Latest Deaths in Juno Trial Puts Unwanted Limelight on the FDA
By Alex Keown, BioSpace.com Breaking News Staff
WASHINGTON – Does the U.S. Food and Drug Administration bear some culpability in the most recent deaths associated with Juno Therapeutics‘ (JUNO) CART-T trial? Some industry observers and analysts seem to think so.
On Nov. 23 Juno halted its Phase II clinical Rocket trial of JCAR015 on hold for the second time following the announcement that two patients died. Those deaths marked the fourth and fifth deaths associated with this trial. In July, the company announced three patients in the Rocket trial died. The trial was placed on hold by the FDA, but cleared a few days later under a revised protocol—the speed of which was something StatNews said “stunned the world of drug development.”
Juno believed that the first three deaths were associated with the use of the chemotherapy drug fludarabine. However, during a conference call on Wednesday, Juno officials said they were not sure what caused the latest deaths. All five patients suffered from cerebral edemas. The trial included adult patients with relapsed or refractory B cell acute lymphoblastic leukemia.
It was that quick turnaround by the FDA that leaves some questioning if the regulatory agency bears some responsibility. Maxim Jacobs, a health care analyst at Edison Investment Research, told StatNews that in light of the latest two deaths, “the FDA really dropped the ball.” In an interview with StatNews, Jacobs questioned what went into the FDA’s decision-making process to release the Rocket trial from hold earlier this summer. The FDA declined to comment on its reasoning, which is something Jacobs and others told StatNews is problematic—a lack of transparency.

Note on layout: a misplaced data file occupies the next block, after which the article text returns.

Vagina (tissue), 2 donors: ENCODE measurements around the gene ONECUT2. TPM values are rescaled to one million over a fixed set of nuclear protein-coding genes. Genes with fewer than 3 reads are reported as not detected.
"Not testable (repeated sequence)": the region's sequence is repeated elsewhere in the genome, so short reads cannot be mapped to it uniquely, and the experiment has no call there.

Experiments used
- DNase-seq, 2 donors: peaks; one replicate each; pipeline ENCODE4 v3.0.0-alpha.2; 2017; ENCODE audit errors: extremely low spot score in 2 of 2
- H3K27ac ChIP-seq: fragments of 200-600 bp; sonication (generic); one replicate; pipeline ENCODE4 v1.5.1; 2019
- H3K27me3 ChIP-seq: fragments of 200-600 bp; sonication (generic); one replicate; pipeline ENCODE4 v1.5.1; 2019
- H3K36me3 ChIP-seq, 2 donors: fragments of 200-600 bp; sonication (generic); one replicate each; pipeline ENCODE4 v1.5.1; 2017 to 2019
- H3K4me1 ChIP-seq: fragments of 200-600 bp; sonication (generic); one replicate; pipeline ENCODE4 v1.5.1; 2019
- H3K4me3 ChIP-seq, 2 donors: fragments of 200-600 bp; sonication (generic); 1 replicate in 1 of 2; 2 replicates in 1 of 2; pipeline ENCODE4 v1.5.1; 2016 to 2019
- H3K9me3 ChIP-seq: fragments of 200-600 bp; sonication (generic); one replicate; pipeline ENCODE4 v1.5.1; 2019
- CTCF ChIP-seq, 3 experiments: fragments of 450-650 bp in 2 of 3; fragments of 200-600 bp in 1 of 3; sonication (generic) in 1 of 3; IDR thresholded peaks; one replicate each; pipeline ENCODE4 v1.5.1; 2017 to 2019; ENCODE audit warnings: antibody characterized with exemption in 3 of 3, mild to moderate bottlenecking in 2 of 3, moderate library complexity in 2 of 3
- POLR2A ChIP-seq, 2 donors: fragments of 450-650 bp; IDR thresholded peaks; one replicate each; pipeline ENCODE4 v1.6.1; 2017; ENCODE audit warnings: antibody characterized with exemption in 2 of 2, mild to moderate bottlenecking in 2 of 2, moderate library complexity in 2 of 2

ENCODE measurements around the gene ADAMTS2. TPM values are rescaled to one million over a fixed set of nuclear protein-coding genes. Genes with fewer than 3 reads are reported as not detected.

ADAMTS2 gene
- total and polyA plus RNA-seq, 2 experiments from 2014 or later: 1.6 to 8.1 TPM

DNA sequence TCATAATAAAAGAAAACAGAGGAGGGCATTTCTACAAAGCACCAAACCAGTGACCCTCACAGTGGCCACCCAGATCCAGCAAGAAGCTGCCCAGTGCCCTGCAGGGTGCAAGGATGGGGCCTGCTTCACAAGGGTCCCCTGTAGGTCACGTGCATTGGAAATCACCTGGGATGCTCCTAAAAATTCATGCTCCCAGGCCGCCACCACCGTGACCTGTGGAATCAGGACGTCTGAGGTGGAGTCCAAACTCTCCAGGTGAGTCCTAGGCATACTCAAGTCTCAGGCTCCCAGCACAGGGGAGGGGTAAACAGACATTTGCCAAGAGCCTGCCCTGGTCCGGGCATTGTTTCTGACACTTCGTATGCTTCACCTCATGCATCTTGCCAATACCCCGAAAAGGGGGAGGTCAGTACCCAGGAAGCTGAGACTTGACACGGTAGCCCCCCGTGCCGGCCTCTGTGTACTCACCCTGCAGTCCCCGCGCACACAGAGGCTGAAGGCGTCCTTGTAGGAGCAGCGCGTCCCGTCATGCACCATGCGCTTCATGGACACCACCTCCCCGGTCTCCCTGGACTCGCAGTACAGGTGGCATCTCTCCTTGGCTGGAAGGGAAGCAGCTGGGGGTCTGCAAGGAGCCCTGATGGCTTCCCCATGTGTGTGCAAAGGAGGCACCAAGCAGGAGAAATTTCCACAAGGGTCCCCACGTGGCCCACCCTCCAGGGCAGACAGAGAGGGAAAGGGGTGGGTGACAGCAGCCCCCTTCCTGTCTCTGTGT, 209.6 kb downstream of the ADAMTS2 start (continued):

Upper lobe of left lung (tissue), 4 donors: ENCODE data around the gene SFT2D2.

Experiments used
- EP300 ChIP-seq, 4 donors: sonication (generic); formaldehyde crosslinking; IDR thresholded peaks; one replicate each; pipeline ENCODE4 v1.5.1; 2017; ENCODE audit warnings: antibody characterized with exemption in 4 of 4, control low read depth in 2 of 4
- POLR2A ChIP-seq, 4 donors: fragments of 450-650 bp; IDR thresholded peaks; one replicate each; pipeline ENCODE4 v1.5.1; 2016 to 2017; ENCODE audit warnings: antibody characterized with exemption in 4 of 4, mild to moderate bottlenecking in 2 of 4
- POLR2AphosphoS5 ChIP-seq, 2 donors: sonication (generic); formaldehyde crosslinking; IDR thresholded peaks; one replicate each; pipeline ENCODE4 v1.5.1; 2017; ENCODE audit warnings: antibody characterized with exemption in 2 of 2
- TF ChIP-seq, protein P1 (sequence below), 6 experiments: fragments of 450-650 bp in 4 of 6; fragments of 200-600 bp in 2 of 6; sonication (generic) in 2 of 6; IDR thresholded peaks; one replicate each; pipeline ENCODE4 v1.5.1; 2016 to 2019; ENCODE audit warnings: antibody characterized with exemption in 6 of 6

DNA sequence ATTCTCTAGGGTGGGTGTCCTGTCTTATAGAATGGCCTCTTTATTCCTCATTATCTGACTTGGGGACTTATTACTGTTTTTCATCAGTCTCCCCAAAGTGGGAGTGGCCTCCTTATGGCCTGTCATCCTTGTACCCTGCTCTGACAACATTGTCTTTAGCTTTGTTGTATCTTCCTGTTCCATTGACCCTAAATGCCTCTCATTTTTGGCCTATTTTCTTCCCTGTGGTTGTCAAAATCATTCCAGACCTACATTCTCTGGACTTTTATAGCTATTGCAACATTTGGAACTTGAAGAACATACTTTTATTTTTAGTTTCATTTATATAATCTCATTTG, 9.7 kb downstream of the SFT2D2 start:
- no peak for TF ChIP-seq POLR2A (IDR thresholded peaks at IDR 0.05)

Aaron Kesselheim, an associate professor of medicine at Harvard Medical School who studies regulatory law, told StatNews that the FDA is “overzealous” in the withholding of information.
Endpoints’ John Carroll was a little harsher in his criticism of the FDA. Not only did the agency allow Juno’s trial to restart, which lead to the latest deaths, but Carroll speculated there is a flaw to the FDA’s methods. In addition to the Juno problems, Carroll pointed to the recent approval of Sarepta Therapeutics (SRPT)’s eteplirsen, which he said has a “deeply flawed experimental therapy that could also be dangerous for patient.”
“…it’s clear that the FDA has slipped the leash of common sense. The pendulum has swing (sic) from overcautious to over-eager to accommodate biopharma in 5 years,” Carroll wrote.
As a new administration prepares to take over Washington, Carroll warned that unless some changes are made, more problems could arise.
“It is a dangerous and disturbing situation. But instead of logically applying a more cautious approach where needed, it’s more than obvious that the sentiment of the new administration—and Congress—is to continue to speed development regardless of the circumstances. Let’s be clear, though, that these new drugs won’t be the “cures” that the general public may expect. They can sometimes also kill. And it won’t always be dead or slowly dying patients on the list,” Carroll said.